Acupuncture and Herbs: The Best Bet for Vascular Headaches


A new research study conducted at the College of Traditional Chinese Medicine in Chongqing Medical University showed acupuncture combined with an herbal formula outperformed nimodipine (sold under the brand names Nimotop and Nymalize) in the treatment of vascular headaches. Vascular headaches are a group of headaches thought to be caused by a malfunction of the brain’s blood vessels or vascular system. This group of headaches includes migraines, toxic headaches and cluster headaches. These results agree with a prior study that found acupuncture as a stand-alone modality effective for the treatment of migraines. These results also confirm what many millions of patients around the world have discovered already: acupuncture is an incredible tool against headaches.

In fact, it was acupuncture’s efficacy at treating headaches that got me interested in this style of medicine in the first place. I have a family member who suffered from chronic migraines for almost as long as I can remember. The headaches would start most often during the weekends. Time that should have been spent rest and relaxing, spending time with friends and family or getting projects done around the house would instead be spent in bed in pain. They were gradually prescribed stronger and stronger pain medications, which did keep the pain under control but would often still send them to bed. The pain was being managed but the time was still being lost. With acupuncture treatments the frequency and severity of the headaches both dropped dramatically to the point where they could often be managed with over-the-counter medications.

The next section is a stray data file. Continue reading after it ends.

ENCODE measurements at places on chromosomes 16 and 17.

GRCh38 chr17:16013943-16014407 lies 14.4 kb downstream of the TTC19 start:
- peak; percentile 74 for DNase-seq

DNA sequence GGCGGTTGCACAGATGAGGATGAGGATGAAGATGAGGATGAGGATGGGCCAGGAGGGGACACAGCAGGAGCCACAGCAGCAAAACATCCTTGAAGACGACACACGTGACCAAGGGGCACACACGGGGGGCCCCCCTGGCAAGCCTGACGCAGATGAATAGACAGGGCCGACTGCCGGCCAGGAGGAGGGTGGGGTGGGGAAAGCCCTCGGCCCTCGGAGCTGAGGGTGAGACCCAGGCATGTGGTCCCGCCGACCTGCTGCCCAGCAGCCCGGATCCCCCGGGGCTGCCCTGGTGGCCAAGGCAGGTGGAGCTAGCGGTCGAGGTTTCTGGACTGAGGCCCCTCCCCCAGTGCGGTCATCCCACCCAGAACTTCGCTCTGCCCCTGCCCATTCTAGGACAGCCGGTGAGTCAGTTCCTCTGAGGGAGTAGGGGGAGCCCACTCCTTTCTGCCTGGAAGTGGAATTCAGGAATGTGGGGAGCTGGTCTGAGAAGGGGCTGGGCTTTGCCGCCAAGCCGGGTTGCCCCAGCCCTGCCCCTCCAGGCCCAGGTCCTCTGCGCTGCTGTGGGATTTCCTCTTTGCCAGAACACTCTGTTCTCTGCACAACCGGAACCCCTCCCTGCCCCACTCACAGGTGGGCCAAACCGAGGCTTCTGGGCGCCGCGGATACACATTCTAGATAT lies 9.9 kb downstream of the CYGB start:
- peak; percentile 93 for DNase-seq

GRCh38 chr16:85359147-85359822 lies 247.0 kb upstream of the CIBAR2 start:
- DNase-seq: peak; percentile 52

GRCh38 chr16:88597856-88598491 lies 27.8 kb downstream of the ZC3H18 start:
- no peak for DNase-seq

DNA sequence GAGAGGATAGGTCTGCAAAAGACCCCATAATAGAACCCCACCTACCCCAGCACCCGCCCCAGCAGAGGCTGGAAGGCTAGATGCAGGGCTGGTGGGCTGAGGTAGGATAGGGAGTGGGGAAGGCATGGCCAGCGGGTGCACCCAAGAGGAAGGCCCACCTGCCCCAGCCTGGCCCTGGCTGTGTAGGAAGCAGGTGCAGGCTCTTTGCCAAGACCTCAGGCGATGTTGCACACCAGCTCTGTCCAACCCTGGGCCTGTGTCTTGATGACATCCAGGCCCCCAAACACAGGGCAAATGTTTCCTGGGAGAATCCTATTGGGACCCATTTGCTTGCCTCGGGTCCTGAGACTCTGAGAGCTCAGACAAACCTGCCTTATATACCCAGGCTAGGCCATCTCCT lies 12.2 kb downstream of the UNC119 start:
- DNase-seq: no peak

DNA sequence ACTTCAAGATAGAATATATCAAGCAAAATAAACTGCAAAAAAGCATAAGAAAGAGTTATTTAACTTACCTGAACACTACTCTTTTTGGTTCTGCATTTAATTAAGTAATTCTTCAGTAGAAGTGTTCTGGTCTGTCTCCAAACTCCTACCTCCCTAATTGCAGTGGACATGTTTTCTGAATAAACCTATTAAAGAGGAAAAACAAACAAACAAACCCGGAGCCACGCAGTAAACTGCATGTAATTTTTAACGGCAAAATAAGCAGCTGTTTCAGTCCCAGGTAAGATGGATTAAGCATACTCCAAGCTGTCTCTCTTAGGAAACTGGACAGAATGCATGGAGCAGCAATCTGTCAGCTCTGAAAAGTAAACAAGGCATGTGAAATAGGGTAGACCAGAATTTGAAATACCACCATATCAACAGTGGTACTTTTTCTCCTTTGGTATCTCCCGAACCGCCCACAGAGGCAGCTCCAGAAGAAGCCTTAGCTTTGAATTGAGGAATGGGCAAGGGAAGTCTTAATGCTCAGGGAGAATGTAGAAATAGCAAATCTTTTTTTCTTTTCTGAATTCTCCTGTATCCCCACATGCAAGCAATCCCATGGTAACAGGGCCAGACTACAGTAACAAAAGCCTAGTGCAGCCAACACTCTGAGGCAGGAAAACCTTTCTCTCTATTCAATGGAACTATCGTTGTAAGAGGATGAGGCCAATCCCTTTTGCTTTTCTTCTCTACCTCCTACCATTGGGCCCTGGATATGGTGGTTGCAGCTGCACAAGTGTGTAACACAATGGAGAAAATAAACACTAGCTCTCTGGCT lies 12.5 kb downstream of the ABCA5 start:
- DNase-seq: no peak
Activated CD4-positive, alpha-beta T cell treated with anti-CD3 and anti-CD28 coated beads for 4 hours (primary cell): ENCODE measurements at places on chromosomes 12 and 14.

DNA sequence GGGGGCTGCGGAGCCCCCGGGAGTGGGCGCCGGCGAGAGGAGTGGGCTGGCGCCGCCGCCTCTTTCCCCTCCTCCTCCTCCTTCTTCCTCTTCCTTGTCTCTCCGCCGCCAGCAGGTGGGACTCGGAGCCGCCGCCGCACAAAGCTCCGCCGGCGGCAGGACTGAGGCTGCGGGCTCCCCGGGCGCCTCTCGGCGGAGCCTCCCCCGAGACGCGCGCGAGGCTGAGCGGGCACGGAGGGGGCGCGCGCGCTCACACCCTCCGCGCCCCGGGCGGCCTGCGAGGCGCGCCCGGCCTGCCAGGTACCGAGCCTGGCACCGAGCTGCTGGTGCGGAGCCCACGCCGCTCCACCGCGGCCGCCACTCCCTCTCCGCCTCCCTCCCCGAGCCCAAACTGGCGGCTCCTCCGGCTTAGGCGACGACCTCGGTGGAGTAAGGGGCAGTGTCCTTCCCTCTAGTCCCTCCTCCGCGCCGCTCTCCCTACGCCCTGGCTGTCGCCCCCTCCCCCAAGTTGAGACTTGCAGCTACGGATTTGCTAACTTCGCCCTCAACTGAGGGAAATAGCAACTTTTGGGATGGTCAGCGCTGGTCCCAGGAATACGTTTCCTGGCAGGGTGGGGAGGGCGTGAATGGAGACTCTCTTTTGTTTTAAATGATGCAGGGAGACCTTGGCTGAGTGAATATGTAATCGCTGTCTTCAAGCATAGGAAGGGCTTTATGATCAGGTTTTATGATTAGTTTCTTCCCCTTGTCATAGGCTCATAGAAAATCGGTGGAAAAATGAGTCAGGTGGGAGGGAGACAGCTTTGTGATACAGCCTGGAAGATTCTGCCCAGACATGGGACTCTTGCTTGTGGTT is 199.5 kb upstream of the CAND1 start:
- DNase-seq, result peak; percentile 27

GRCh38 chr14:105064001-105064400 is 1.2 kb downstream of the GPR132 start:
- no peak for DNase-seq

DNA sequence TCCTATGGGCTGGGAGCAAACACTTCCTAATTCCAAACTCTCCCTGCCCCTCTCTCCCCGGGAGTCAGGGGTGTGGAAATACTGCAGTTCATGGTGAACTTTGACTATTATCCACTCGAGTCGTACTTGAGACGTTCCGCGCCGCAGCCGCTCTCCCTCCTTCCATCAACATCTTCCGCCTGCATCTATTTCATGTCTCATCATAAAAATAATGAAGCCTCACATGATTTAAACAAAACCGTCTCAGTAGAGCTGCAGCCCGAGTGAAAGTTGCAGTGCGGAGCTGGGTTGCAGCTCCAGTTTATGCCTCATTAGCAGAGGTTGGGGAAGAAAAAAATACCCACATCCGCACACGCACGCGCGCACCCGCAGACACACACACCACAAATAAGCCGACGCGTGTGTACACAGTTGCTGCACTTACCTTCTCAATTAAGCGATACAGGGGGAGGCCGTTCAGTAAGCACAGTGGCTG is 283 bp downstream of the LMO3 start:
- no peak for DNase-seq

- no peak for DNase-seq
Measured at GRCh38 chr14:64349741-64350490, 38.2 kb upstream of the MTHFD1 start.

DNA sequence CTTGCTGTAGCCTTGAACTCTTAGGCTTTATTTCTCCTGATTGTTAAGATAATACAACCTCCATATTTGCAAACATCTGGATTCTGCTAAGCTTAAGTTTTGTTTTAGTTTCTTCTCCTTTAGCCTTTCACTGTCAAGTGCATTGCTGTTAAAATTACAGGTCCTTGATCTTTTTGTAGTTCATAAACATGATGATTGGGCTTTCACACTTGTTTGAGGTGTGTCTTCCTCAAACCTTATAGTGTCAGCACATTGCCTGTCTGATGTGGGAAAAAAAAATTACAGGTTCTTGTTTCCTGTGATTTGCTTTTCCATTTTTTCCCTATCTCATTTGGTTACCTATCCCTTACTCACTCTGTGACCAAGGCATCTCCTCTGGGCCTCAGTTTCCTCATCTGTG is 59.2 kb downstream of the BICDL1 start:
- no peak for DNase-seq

What struck me most about the difference between the two medicines was that while Western medicine did accomplish its goal—getting rid of the pain—it ignored the reason that goal was important in the first place. Western drugs tend to be strong and fast-acting but hitting the body that hard and fast comes with a price: side-effects. Sometimes that price is worth paying. If I’m ever in a serious accident or have a heart attack you can bet you’ll find me headed to the nearest hospital at top speed. If I have a serious infection I’ll take the antibiotics and repair my GI flora later. When, you know, I’m not maybe going to die.

Traditional therapies, in general, take longer to work but because they respect the body’s own pace they offer far fewer side-effects and unintended consequences. Too many people are paying a price that they don’t have to because they think it’s the only way to get the relief they’re seeking. Everyone’s health is unique to themselves. We all have our own goals, our own set of things we have to get done each day, our own tolerance for discomfort. Striking a healthy balance between Western medicine and Traditional therapies means respecting each person and what they are trying to accomplish in their lives.

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